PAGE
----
DALLAS -- Don Nelson has walked off a basketball court with a hand on the shoulder of his pal Del Harris plenty of times.
Never under circumstances this wild, though.
While Nelson's return to his old stomping grounds was the major story line, the Mavs added to the drama with forward Josh Howard spraining his ankle, coach Avery Johnson and point guard Jason Terry getting ejected, then botching a final sequence -- with no help from the officials.
"I never expected this win," said Nelson, who came out of retirement late this summer to take over the Warriors. "I didn't think we'd be able to beat a good team at this point of the season, but I was wrong. I'm very proud of my squad. You take the win when you can get it."
Nelson and Mavs owner Mark Cuban are squabbling over $6 million, which is likely why there was no formal recognition for the winningest coach in Mavs history. Still, he received a warm ovation from fans and took pride in the unveiling of a banner recognizing Dallas for being the 2005-06 Western Conference champions.
"At 66, you don't find a lot of emotion except for love and death. But it was a special (night) for me," Nelson said.
Jason Richardson put Golden State ahead 107-97 with a layup with 2:26 left, but Dallas rallied to get within a 3-pointer of forcing overtime.
Jerry Stackhouse missed one with about five seconds left, then Anthony Johnson grabbed the rebound and headed for the 3-point line. He instead passed to Devin Harris in the corner. Harris passed it back and time expired before Johnson could shoot.
All the while, Del Harris -- who took over when Avery Johnson was tossed before halftime -- was near midcourt screaming for a timeout. He had been hollering since before Stackhouse's shot.
"You could pretty much hear him through the monitor," said Johnson, who was watching on television.
When Harris complained to official Dan Crawford, he apologized and gestured that he couldn't hear Harris over the crowd. Nelson smiled, laughed and gave Harris a pat on the back, then they left the court together.
"It was like a player being traded, coming back and wanting to do well against his old team," said Richardson, who scored 22 points. "He wanted this game and we wanted to play hard and get it for him."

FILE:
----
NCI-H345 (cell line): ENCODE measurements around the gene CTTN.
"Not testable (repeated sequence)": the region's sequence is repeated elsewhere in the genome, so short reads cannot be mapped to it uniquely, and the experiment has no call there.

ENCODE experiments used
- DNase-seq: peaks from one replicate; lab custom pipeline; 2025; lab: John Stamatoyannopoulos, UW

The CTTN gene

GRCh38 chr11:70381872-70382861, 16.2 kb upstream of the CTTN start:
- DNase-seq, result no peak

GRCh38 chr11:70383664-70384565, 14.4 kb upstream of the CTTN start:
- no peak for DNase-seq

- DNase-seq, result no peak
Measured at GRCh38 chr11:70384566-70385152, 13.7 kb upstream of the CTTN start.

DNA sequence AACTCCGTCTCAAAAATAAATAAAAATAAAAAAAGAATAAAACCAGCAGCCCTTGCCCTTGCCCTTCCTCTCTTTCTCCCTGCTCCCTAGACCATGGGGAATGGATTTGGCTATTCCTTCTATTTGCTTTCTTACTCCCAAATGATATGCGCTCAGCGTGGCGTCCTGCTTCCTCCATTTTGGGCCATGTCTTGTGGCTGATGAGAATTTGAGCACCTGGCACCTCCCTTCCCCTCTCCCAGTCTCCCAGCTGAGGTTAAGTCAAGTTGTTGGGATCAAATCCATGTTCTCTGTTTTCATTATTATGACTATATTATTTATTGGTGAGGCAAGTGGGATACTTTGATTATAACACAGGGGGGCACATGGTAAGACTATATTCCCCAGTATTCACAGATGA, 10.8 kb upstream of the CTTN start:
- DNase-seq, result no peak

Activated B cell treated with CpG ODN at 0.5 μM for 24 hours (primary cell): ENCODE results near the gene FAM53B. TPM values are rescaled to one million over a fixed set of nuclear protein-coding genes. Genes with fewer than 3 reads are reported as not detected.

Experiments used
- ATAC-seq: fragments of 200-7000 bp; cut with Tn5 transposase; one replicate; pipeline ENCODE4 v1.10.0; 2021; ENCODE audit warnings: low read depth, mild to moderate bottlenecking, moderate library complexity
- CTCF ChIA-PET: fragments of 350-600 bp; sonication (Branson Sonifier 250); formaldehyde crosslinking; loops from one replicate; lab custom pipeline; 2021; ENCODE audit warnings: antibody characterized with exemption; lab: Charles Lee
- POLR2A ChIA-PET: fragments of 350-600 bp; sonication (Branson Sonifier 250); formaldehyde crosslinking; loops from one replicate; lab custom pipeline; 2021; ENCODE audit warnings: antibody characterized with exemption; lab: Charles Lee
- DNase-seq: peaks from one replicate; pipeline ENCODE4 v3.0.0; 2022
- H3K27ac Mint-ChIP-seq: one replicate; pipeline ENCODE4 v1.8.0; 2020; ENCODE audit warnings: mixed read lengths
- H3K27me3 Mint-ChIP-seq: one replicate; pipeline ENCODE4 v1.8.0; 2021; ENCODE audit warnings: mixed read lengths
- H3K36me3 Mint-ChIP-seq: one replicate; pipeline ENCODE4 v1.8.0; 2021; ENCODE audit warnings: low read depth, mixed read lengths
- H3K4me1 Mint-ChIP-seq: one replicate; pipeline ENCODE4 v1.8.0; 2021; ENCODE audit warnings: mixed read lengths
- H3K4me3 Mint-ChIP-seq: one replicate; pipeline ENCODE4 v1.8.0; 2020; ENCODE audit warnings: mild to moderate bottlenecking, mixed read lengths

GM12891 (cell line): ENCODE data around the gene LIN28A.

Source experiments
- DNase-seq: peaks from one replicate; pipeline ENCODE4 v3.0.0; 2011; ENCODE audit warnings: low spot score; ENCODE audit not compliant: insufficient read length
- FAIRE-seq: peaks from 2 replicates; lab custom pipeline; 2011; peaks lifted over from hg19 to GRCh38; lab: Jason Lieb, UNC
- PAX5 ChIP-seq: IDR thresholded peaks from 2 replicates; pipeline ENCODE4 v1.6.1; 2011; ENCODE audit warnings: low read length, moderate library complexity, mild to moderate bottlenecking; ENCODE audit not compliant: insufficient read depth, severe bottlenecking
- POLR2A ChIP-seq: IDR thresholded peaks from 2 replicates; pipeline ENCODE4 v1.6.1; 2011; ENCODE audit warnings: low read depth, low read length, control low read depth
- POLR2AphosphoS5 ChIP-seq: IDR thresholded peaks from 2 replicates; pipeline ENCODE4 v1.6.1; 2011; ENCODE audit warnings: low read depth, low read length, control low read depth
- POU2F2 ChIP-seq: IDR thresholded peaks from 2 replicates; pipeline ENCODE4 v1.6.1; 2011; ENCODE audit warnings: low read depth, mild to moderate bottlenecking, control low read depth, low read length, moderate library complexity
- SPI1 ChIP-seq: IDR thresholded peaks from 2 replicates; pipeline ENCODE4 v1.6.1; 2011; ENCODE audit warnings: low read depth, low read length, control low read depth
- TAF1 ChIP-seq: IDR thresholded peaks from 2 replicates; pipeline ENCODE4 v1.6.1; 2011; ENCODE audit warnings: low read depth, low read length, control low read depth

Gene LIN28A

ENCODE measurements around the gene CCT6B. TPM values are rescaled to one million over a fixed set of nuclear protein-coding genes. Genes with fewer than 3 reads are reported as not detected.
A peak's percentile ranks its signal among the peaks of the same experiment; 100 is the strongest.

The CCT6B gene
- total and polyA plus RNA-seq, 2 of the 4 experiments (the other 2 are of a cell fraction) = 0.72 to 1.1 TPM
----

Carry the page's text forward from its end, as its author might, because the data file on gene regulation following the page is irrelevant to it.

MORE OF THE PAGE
Baron Davis scored 26 points and Troy Murphy added 20 as the Warriors beat the Mavericks for the fourth consecutive time and fourth in a row in Dallas. Golden State was the only team that beat the Mavs three times last season.
"I don't know what it is," Richardson said. "Maybe we just like these rims."
Dirk Nowitzki led Dallas with 26 points and Harris scored 17 in his first start of the season. Terry had 15 after scoring only one the previous game, but was ejected with 3:05 left to play for a hard takedown of Golden State's Monta Ellis on a drive to the basket.
The Mavericks fell to 0-3 for the first time since 1993-94 and are in jeopardy of the first 0-4 start in franchise history, not exactly the start the club expected coming off its first trip to the NBA Finals.
"It's still early, we've got 79 games left," forward Greg Buckner said. "But we've got to press a little bit. We can't keep saying 'It's still early' and lose six more."
The Mavs will be on the road for three games in six days, which could be the bonding time they need to work out the kinks. However, they could be forced to do so without Howard, their second-leading scorer. He left wearing a walking boot and is scheduled to have an MRI on Tuesday.
"It's not looking too good," Avery Johnson said.
- Nelson and Harris last coached against each other in February 1998, when Nelson was with the Mavs and Harris was running the Lakers. Los Angeles won 101-88.
- Nelson had his fourth different starting lineup in as many games. In this one, Mike Dunleavy Jr. didn't start for the first time.
- Harris replaced Buckner in Dallas' starting lineup, but Buckner started the second half in Howard's place.
- The curtain covering the Western Conference champion banner got stuck about halfway up. A worker had to walk across a catwalk and give it a stiff tug to free the snag.